Contention/Oversubscription maths

Adam Armstrong lists at
Fri May 27 13:01:46 UTC 2011

On 27/05/2011 13:45, Jared Mauch wrote:
> On May 27, 2011, at 8:14 AM, Adam Armstrong wrote:
>> No SLA, residential customers.
> I would watch out for the 'abusers' in this case, and have the capability to rate-limit the ports if necessary.  Some hardware doesn't deal well with 'small' buckets of rate-limiting, eg: taking a 1G port to 1M.
> I'm interested in your operational results, as i've had a few general ASSumptions i've offered in this space:
> - Most people are going to be limited by their wireless gear (few people care to run wired very far)
This results in people complaining *about* us, as the crappy performance 
of 802.11g made a lot of people complain about ADSL2+ ISPs (because G 
can't really do 24Mbit!)
> - Most servers on the far-end aren't going to be fast enough to cope
This holds true until you look at services delivered by farms, such as 
Akamai, Usenet or P2P. I'd be interested to see what happens with 1000 
people with 1000Mbit services start torrenting the next major HD movie 
> - Most people aren't going to spend time debugging network problems
Indeed, they just moan about us instead :(
> - Some percentage of users are going to run a torrent or something else and flatline their port.  You need to be able to police them at a reasonable bandwidth cap, eg: 10M if they have 1G, but that's 1% and many dumber switches won't go under 10%.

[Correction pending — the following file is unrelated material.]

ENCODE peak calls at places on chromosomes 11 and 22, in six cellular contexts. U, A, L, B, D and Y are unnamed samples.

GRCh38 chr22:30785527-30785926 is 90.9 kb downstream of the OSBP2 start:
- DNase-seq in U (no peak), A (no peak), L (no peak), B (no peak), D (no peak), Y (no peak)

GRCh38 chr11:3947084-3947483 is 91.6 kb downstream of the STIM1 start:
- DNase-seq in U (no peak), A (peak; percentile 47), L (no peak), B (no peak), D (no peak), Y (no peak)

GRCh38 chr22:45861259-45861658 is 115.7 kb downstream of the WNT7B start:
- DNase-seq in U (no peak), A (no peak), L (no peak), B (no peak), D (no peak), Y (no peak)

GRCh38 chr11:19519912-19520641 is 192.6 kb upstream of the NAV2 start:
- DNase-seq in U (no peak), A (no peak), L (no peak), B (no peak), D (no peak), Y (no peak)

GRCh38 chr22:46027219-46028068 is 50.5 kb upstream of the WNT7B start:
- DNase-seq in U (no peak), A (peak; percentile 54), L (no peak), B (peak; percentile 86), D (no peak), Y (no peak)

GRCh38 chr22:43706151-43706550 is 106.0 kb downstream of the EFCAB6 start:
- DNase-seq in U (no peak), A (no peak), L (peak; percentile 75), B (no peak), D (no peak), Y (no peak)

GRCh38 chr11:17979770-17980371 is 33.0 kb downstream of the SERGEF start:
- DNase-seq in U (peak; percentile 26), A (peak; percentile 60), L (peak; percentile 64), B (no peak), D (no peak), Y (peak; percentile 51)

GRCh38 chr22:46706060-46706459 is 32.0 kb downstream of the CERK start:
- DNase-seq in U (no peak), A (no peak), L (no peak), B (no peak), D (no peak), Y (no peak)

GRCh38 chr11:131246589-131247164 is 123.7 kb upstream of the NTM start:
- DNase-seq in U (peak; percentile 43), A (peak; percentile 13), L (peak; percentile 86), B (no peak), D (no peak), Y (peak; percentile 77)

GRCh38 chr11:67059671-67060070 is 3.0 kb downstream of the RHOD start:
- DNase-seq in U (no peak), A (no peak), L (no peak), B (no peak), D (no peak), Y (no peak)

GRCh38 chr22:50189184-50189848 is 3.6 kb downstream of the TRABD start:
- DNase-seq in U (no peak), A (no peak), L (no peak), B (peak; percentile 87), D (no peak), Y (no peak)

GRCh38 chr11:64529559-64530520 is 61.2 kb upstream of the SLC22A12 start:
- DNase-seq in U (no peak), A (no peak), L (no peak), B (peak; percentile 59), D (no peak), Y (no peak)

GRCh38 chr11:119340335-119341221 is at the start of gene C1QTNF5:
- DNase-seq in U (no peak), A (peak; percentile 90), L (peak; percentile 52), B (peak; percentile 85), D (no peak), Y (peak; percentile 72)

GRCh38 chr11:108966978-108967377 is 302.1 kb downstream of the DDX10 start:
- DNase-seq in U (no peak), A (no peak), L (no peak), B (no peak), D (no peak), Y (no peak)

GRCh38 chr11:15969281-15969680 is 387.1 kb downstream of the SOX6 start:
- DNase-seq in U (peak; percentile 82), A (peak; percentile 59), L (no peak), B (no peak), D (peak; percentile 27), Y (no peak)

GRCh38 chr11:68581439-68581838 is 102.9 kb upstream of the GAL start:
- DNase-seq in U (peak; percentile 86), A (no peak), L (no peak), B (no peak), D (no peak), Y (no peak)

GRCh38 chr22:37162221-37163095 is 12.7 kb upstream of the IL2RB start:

Policing isn't something we want to do (other than to police 100Mbit 
ports to 20Mbit for those who buy the 20Mbit product. Policing is 
against the ethos of the company.)
> The other solution is to just throw more bandwidth at the problem.  Make sure your switches can easily take a 10G or n*10G uplink.
> I'd expect that the single bursty user is going to drown out the rest of them into the noise, as they will likely plug in directly and have no wireless hops that limit their speeds.
This what i see elsewhere in buildings with similar mixes of customers 
as we're expecting. For example in a building with ~1000 2-100Mbit 
customers a single 100mbit customer can pretty much double the peak 
traffic usage of a building if they decide to download a lot.
> One of my friends operates a WISP in this area and has periodic issues with the heavy usage users and wonders what they're doing with that 150GB of data they "download" in a month.

I've been known to download ~1.5TB in  month on my 24Mbit ADSL service.

It's people like *me* that I'm worried about. Our deployment model means 
that individual customers can't chose us, we chose which buildings we 
connect and then are likely to get most people within that building, so 
I'm hoping our hoggers should be fairly spread out. Though, I'm sure 
this won't be the case as certain areas of the city are likely to have 
more of each specific kinds of network user.

Our upgrade plans include 10GE to buildings when the building has a 
large number of occupants (>1000), but before then it's cost prohibitive.


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